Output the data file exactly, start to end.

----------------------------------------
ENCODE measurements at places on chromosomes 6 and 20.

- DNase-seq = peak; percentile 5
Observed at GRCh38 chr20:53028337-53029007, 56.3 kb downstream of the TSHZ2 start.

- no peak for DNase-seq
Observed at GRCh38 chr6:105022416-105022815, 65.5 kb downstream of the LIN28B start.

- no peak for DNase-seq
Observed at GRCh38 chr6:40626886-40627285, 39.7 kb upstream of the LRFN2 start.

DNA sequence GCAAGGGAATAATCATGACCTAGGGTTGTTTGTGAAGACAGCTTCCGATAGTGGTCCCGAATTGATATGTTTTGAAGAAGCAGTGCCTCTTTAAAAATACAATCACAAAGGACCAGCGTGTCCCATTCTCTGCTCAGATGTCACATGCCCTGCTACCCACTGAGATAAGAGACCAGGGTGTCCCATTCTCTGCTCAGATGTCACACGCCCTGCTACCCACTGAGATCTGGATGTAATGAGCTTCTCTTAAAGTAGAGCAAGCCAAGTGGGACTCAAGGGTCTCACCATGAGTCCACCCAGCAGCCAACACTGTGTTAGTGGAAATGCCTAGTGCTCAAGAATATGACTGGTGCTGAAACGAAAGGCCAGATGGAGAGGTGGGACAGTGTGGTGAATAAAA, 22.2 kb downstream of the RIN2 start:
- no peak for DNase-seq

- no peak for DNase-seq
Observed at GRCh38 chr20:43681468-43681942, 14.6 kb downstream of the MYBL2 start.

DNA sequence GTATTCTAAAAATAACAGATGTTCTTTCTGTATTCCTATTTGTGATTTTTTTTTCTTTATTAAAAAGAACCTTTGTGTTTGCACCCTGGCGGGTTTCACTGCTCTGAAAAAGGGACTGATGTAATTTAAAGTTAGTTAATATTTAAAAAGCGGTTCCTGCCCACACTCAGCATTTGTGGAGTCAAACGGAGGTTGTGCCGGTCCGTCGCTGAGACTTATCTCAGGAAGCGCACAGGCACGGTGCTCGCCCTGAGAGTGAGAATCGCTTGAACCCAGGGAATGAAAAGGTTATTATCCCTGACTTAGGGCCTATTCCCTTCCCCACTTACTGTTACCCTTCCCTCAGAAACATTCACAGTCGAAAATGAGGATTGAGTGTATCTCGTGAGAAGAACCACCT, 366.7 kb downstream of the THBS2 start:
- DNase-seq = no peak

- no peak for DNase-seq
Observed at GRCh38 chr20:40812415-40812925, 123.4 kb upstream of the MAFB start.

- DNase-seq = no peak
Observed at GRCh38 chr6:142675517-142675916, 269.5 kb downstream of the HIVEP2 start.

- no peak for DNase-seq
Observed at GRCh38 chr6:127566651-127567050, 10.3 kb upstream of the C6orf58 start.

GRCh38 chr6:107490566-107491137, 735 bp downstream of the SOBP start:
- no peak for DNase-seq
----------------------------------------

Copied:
ENCODE measurements at places on chromosomes 6 and 20.

- DNase-seq = peak; percentile 5
Observed at GRCh38 chr20:53028337-53029007, 56.3 kb downstream of the TSHZ2 start.

- no peak for DNase-seq
Observed at GRCh38 chr6:105022416-105022815, 65.5 kb downstream of the LIN28B start.

- no peak for DNase-seq
Observed at GRCh38 chr6:40626886-40627285, 39.7 kb upstream of the LRFN2 start.

DNA sequence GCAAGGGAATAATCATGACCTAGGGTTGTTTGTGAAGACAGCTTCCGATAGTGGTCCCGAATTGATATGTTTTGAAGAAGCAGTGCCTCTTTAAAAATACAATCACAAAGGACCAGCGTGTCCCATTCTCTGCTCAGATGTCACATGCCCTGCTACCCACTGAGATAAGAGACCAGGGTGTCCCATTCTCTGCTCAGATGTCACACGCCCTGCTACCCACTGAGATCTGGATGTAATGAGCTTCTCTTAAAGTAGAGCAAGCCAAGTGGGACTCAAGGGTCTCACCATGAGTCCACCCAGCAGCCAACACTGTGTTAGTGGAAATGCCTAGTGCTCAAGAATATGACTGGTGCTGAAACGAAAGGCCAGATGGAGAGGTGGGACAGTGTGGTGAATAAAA, 22.2 kb downstream of the RIN2 start:
- no peak for DNase-seq

- no peak for DNase-seq
Observed at GRCh38 chr20:43681468-43681942, 14.6 kb downstream of the MYBL2 start.

DNA sequence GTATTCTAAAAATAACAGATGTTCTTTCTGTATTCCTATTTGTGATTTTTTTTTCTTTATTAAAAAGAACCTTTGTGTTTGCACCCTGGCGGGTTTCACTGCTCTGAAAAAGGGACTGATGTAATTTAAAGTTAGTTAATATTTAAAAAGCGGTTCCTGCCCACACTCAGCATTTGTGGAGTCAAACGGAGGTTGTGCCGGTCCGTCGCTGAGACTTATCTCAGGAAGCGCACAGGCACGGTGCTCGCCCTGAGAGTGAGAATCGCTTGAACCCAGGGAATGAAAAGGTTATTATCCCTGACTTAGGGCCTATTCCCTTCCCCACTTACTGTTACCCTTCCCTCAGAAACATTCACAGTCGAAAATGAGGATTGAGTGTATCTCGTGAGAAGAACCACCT, 366.7 kb downstream of the THBS2 start:
- DNase-seq = no peak

- no peak for DNase-seq
Observed at GRCh38 chr20:40812415-40812925, 123.4 kb upstream of the MAFB start.

- DNase-seq = no peak
Observed at GRCh38 chr6:142675517-142675916, 269.5 kb downstream of the HIVEP2 start.

- no peak for DNase-seq
Observed at GRCh38 chr6:127566651-127567050, 10.3 kb upstream of the C6orf58 start.

GRCh38 chr6:107490566-107491137, 735 bp downstream of the SOBP start:
- no peak for DNase-seq